Labor market shifts

The COVID pandemic resulted in labor market shifts and wage changes that have impacted workers’ compensation.

The current national unemployment rate is 3.7% with the number of unemployed persons essentially unchanged at 6.3 million, which signals a return to pre-pandemic employment levels in the U.S. economy. However, unemployment rates were higher than a year earlier in 18 states and the District of Columbia, lower in 15 states, and stable in 17 states.

Employment turnover is slowing, which reduces low-tenured workers as a percentage of the overall labor force over time. Historically shortened average job tenure due to workers moving into new jobs, occupations and industries tends to increase injury frequency and may also affect injury severity as a difference in injury rates varies across industries. 

Demographic shifts, such as a change in the age and gender distribution of workers, may also affect injury frequency and severity. According to a Pew Research study, roughly 1 in 5 Americans aged 65 and older were employed in 2023 — nearly double the share of those who were working 35 years ago. Women make up a larger share of the older workforce, representing 46% of all workers 65 and older.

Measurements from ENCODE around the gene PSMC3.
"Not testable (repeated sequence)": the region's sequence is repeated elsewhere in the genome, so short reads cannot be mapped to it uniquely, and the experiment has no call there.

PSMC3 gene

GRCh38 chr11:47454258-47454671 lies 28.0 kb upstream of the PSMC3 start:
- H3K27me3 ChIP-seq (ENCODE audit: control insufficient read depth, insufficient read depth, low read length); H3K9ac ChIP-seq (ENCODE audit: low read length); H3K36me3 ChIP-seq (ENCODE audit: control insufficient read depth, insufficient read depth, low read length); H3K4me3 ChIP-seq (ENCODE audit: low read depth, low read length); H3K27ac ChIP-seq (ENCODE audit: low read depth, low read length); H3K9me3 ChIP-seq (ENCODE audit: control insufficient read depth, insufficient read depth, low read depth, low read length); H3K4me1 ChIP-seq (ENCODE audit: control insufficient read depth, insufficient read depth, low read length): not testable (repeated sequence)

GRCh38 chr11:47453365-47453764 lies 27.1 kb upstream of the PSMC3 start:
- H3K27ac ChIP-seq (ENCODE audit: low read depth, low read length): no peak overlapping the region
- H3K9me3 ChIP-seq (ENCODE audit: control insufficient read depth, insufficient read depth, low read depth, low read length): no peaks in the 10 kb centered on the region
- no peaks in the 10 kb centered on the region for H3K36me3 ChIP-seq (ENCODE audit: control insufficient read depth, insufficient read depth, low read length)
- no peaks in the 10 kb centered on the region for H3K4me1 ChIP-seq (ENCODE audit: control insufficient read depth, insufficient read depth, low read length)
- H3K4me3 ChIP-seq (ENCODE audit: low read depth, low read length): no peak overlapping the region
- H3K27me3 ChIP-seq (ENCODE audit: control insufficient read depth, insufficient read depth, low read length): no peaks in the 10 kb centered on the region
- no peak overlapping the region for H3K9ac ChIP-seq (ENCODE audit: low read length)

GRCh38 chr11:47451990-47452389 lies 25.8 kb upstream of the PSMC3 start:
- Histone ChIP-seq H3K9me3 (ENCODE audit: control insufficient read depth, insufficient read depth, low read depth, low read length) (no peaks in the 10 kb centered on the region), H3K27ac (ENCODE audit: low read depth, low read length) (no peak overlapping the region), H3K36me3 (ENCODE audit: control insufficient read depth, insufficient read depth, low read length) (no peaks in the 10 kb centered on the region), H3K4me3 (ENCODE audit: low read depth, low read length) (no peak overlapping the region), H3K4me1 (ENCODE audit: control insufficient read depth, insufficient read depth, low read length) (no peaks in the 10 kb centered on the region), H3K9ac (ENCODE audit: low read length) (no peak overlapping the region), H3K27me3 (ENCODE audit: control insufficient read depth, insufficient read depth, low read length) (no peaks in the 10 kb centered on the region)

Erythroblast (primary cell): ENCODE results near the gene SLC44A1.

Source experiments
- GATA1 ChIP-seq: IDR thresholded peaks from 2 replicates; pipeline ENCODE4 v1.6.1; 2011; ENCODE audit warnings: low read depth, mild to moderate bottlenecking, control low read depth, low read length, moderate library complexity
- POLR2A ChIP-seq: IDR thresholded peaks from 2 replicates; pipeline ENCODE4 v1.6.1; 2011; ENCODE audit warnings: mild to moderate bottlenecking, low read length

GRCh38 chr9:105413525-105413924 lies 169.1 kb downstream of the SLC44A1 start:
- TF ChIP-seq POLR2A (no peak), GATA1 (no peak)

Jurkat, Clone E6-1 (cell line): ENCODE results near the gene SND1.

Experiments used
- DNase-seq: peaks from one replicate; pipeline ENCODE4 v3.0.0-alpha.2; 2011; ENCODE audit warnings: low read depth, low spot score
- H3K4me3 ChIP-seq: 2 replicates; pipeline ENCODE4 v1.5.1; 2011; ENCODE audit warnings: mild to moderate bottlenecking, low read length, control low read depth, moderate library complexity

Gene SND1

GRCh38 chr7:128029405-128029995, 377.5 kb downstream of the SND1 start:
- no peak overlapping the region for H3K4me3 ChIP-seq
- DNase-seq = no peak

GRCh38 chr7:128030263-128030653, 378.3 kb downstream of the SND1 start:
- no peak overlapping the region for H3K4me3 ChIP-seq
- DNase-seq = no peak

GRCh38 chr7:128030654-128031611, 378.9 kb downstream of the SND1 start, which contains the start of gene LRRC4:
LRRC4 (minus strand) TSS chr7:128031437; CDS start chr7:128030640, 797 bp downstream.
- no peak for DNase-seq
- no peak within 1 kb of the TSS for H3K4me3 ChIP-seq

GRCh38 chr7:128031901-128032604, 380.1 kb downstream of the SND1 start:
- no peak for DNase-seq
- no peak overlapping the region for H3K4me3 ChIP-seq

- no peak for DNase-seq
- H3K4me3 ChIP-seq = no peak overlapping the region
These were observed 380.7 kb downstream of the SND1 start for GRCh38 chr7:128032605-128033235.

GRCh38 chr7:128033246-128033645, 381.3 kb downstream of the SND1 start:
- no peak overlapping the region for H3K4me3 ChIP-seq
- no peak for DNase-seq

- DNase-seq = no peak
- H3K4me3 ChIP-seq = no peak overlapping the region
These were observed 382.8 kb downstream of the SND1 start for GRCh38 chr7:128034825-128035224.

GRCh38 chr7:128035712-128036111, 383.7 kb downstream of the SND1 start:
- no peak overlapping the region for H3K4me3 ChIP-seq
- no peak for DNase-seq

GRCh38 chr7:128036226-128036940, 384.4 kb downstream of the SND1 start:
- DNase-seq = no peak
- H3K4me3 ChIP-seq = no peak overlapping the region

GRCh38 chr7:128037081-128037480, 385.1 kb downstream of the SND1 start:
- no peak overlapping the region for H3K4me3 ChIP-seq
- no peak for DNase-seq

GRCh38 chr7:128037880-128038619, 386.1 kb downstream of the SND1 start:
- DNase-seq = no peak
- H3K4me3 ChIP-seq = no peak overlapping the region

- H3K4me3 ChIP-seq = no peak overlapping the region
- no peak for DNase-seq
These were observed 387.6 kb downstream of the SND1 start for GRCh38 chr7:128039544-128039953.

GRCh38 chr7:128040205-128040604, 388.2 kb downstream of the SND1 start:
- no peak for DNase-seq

Over the past two years several states have enacted legislation to loosen restrictions on which occupations minors from 14-17 years old are allowed to work as well as the number of hours they are allowed to work. According to the National Institute for Occupational Safety and Health (NIOSH), these young workers have high rates of job-related injury.  

As these labor trends evolve, attention to safety, training and return to work programs becomes more important than ever.

Medical accessibility and costs

Medical costs and severity are expected to increase in the future driven by various factors.

The American Hospital Association estimates a shortage of up to 124,000 physicians by 2033 and a need for approximately 200,000 nurses a year to meet rising healthcare demand. This demand for healthcare workers will inevitably impact healthcare accessibility. Our data shows slight increases in the lag between the date of loss to the first service date for certain medical treatments, with variation by state.  

The talent shortage in the healthcare industry is also resulting in increased labor costs for health systems and hospitals that is expected to be passed on to payers and consumers through higher prices and increased utilization. 

Another factor impacting medical accessibility and costs is consolidation in the healthcare market. This year has seen continued regulatory and antitrust scrutiny for health system mergers and acquisitions at the federal and state levels.